Parc Güell is an unusual site because it's not so much a building as a collection of Gaudí-designed bits and bobs up the hill. The main space in the park is a big flat terrace, which is artificially built out from the hill. The space underneath the terrace is left hollow – it's a usable space – and is tiled with colorful tile mosaics. There's a cute 3d dragon tile mosaic at the start of the steps up to this space – some dickhead vandalised it in 2007 but it's been restored.
Ringing the front edge of that terrace Gaudí made a long bench seat with flowing curves, basically dividing it into booths, which are decorated on the back with more mosaic tile patterns, so the whole place has this style carrying through.
There's a walkway that leads up in a loop from the back ends of the terrace, which is honestly like something out of Dr Seuss – see the pillars I'm standing between in the photo. The little buildings at the entrance to the park, are done in the same kind of style – bubbly tile roofs and chimney and all, and the high-traffic areas around the entrance have it too.
Definitely a fun place.
Incidentally Güell was Gaudí's patron from a time when his work was ridiculed by his peers, and he actually lived at the site at one point – it was originally going to be a housing development. (It didn't take off despite having Güell as the tenant in the first house, and Gaudí later moved his family into the second house, which had been the show-home.)
Later the Güell family gave the land to the city, and so we can now visit the park, free.
Gaudí's famous cathedral is really only just getting started – unlike most stuff he worked on, he knew that this one would take much longer than his life and that a number of people would work on it over the years. He wanted it to be funded exclusively from private donations rather than by the city or bigwigs, and lack of funds has repeatedly stalled development. Still, even what's there is enough to make it one of the most distinctive cathedrals in the world.
‘La Sagrada Familia’ means The Holy Family, and the complete thing will have many, many more spires than those already built – 18 in theory, one for Jesus, a smaller one for the Virgin Mary, four for the evangelists a bit smaller, and then finally the 12 apostles smaller still.
You can walk right up one of the spires to see some of the statues (and more tile mosaic decorations), but it's a very long wait in the queue and then crowded up the top – guess having 18 towers should help a bit with that as long as people don't just go for the biggest ones.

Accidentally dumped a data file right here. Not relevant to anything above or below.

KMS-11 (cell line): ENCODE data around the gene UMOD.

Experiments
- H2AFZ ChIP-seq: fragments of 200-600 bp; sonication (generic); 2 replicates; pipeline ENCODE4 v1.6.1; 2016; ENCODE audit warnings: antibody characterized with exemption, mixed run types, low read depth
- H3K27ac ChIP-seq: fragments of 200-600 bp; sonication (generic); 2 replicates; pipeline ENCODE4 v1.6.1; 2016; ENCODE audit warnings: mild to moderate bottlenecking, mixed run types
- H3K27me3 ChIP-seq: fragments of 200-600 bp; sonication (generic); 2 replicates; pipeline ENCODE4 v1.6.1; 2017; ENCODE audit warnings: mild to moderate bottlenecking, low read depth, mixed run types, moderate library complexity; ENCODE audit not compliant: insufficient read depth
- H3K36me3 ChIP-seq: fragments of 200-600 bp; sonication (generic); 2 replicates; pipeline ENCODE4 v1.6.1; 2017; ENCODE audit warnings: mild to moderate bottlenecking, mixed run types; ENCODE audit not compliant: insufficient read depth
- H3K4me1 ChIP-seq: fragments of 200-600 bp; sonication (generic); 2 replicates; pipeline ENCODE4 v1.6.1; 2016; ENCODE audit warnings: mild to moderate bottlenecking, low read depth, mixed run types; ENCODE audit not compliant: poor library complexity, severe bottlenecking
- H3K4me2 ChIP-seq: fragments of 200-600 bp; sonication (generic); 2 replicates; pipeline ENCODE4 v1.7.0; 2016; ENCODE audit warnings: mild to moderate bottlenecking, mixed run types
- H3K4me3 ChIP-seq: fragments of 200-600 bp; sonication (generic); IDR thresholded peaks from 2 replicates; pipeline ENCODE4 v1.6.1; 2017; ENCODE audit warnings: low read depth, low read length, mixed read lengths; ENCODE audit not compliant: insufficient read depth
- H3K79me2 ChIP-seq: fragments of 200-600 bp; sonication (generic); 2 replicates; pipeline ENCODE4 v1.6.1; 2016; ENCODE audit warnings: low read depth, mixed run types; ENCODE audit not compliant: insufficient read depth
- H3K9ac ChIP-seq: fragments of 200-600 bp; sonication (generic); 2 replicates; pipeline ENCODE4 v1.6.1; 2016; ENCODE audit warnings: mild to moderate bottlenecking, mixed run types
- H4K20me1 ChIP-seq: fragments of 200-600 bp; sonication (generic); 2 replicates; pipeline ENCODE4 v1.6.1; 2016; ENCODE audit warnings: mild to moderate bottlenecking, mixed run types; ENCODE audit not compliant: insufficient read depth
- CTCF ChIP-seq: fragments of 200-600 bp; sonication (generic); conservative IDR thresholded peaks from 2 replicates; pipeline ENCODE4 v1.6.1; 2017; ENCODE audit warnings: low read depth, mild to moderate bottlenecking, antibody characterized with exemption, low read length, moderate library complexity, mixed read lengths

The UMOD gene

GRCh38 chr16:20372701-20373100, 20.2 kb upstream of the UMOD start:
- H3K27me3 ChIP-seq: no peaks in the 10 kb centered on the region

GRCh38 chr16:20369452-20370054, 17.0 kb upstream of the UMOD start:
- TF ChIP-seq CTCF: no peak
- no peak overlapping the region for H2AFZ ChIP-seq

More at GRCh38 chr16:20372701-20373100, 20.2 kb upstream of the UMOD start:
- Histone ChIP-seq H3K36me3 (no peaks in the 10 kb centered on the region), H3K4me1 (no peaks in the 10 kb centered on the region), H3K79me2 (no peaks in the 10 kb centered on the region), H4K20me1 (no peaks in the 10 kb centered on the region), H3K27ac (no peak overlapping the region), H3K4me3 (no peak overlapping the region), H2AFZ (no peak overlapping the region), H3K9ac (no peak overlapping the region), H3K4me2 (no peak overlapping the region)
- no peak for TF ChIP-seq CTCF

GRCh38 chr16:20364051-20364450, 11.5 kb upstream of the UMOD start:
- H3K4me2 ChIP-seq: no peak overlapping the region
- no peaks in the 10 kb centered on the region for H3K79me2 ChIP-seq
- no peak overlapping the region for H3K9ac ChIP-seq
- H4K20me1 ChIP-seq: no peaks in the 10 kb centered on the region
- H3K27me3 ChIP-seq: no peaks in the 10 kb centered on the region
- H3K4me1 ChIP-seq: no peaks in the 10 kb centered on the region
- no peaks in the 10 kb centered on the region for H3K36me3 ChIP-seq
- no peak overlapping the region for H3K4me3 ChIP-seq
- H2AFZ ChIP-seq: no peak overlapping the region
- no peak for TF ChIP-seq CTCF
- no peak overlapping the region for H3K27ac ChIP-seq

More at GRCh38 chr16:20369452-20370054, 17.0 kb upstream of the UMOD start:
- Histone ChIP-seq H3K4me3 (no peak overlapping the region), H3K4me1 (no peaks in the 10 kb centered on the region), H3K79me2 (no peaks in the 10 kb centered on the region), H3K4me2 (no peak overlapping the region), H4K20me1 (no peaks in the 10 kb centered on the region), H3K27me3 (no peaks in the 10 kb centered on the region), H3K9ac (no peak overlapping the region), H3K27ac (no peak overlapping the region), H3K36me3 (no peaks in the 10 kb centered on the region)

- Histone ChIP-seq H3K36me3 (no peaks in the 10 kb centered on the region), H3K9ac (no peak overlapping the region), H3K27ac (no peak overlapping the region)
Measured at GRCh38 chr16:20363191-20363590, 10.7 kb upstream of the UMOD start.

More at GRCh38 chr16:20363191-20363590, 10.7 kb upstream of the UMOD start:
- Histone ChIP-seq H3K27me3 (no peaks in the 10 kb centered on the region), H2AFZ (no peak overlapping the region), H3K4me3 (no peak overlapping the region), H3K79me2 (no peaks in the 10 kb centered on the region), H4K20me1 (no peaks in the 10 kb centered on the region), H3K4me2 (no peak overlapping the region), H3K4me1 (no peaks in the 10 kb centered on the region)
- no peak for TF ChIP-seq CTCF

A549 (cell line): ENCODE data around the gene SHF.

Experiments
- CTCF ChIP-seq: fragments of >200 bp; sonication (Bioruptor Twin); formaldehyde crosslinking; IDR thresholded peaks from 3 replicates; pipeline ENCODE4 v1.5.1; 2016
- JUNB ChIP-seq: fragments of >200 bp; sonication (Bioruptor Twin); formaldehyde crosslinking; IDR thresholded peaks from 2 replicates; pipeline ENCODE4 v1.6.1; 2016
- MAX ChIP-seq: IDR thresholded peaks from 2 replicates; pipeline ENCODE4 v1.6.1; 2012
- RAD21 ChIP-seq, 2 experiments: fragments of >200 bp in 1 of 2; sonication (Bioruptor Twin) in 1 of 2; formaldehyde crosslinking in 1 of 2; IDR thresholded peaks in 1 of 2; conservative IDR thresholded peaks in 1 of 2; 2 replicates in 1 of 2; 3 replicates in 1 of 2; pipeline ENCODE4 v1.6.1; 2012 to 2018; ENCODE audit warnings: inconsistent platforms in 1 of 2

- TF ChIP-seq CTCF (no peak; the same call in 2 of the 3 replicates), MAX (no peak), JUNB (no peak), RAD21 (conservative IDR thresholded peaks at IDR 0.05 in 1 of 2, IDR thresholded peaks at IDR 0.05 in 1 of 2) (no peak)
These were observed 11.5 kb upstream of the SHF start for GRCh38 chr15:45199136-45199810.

(I have mixed feelings about whether it's worth going up – it was cool to look from up there, but it wasn't quite amazing, and when you factor in the cost and waiting time I think I'd fairly consider rolling on to any of the other many attractions in Barcelona.)
Still, it is interesting waiting in the interior of the church, despite the bulk of it being fenced off while they work on construction, the vaulting is very unusual and the windows make pretty patterns on it.
The lower parts of the church are even more unconventional – those are bunches of fruit on top of the triangular bits! The pillars down the bottom by the main entrance are all angled in, and there are very striking cubist sculptures above and around the door, whose sharp lines and angles are almost the polar opposite of Gaudí's own rounded architecture style, especially visible in Casa Batlló which we went to next.
There's a small museumy bit in the crypt below, which was interesting – and I loved the design sketches for the cubist sculptures, perhaps even more striking in black and white than in the stone-on-stone you see when you look at the real thing. I love the composition of the knight one!
There's also a display there of the pre-computer-era technique Gaudí used to determine the appropriate strengths and curves for such buildings. It's actually the model for the crypt a much smaller church which was to be the main place of worship for Colonia Güell – another planned suburb by the same patron above, near Barcelona.
(When Güell ran out of cash work on the crypt stopped, but you can visit it and now that some modern architects have gone and shored up the incomplete works a bit, you can walk on it – I'm keen to go out and check it out.)
So anyway, what he did was to hang on strings little bags of weight to represent the force exerted from the load he wants the structure to bear at that place – but here the whole thing is upside down. He then took the shape that the strings fell into as the shape for the structural elements of the building.
So I think the idea is that rather than trying to simulate the pillars and whatnot to see if they and their arrangement is strong enough to bear the load, he's finding out what shape would naturally distribute the forces completely evenly down the structural elements, which is therefore the most natural and safest arrangement for him to mimic.
He was a long, long way ahead of his time in trying to do this kind of modelling and feeding the results into his design.
Incidentally, I discovered that one of the main architects advising the stonemasons working on La Sagrada Familia is Mark Burry, a Kiwi research fellow at Victoria Uni here in Wellington. This article talks a bit about the history of the project and Gaudí's principles and how Burry got involved.